The Importance of SOP’sSep 16, 2021
Building on what we looked at last time about our cultural obsession with productivity, I’ll share an example of something I learned as I was working to implement Lean Manufacturing initiatives in the facility I worked at for nearly twenty years…
We all tend to have our own way of doing certain things, right? While that’s typically true, that can wreak havoc on a manufacturing process! If each person who attempts to complete a task takes a different approach, it can be extremely difficult to produce a consistent product or nail down a reasonable expectation for how much labor is required. When quality and pricing shift with the wind, repeat business isn’t very likely. And that doesn’t even touch on how complicated these different methods for producing the same product make training new team members, especially when that training occurs on multiple shifts… Regardless of what industry we’re considering, some sort of standard operating procedure is nearly always necessary!
As we built various Lean tools into different areas of that manufacturing facility, we started with the existing workstation instructions, reviewed them with several of the most experienced employees who operated the equipment, then worked to create extremely detailed guides called Standardized Worksheets that spelled out every intricate step of the process so anyone attempting the particular job for the first time would have a reasonable chance of producing a high quality product in a timely fashion just from reading the sheet. The goal was to identify the current best way of performing the task efficiently and safely while making the widget to specification. If someone came up with a different way that they believed was better, we’d review it against all three criteria (safety, quality, and efficiency). If at least one of the three was better and the other two didn’t suffer, we’d then have a new best way of performing that task!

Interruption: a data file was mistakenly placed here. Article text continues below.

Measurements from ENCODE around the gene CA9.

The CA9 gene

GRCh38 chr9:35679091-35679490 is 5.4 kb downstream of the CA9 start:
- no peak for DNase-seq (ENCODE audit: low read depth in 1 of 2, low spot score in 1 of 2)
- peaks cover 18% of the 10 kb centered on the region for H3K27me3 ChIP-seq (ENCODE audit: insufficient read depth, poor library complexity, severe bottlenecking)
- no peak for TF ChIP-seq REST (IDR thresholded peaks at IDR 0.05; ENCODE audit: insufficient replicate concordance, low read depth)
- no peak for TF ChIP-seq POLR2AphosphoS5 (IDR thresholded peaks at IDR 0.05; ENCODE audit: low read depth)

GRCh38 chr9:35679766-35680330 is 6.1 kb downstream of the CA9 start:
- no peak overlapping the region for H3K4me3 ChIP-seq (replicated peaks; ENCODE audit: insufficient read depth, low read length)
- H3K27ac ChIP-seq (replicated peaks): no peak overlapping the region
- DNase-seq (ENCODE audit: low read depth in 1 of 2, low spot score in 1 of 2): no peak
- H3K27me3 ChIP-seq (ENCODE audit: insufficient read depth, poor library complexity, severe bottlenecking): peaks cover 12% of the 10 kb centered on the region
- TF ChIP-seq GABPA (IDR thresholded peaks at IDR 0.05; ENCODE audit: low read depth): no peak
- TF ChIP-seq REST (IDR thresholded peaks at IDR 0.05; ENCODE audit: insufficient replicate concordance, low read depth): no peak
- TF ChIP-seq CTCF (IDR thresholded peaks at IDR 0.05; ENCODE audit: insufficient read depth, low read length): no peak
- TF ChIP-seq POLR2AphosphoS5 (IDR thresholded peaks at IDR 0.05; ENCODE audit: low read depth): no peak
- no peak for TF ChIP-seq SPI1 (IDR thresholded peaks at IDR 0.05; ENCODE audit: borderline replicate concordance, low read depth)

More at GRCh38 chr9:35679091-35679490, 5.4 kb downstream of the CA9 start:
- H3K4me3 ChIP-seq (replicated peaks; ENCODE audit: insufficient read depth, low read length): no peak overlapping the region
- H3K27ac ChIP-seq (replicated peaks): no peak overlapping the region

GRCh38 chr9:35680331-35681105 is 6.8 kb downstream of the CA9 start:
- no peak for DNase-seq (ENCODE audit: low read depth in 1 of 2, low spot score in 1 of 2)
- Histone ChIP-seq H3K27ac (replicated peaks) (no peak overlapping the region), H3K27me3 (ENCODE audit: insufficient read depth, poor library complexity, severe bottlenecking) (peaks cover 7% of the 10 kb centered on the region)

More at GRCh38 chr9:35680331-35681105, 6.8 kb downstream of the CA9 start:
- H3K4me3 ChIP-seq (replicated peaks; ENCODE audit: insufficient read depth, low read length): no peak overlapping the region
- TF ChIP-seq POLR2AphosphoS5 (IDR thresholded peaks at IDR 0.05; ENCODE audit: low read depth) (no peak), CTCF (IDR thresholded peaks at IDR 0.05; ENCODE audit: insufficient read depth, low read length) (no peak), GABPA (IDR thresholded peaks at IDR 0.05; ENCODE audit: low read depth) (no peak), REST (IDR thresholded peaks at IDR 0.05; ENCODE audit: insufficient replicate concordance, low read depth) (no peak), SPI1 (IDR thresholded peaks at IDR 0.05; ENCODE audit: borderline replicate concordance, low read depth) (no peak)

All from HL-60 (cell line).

When you think back to what I shared about my friend coming home to a clean and organized kitchen, were you in disbelief? That sounds like quite a task doesn’t it? Especially for a mom to corral two or three dozen kids in order for it to happen… Shoot, I’m guessing you’re picturing someone you know right now who lives by themselves and has a week’s worth of dirty dishes filling their sink and scattered across their counter top. I sure can think of a few! And there lies the difference between having a system for getting something done and just planning to take care of it when we can, the best we can...
In chapter seven of The 15 Invaluable Laws of Growth, The Law of Design, John Maxwell defines systems as :”processes for predictably achieving a goal based on specific, orderly, repeatable principles and practices.” He goes on to share a quote from Michael Gerber stating that “Systems permit ordinary people to achieve extraordinary results predictably.”
The more tasks we’re responsible for, or the busier our lives get, the more important it becomes for each of us to follow (or develop) systems to make sure things get done. Not only will having systems in place help us avoid becoming stressed out, those same systems will help us ensure we keep the main thing the main thing even when we’re under significant pressure. That’s absolutely been the case for me!
But regardless of how great our systems are, we’re going to run into times where there’s just more stuff to be done than we could possibly get to. Next time, we’ll circle back to how we can add the three R’s to our systems to make sure we’re putting our time where it gives us the best results - and the ones we need most!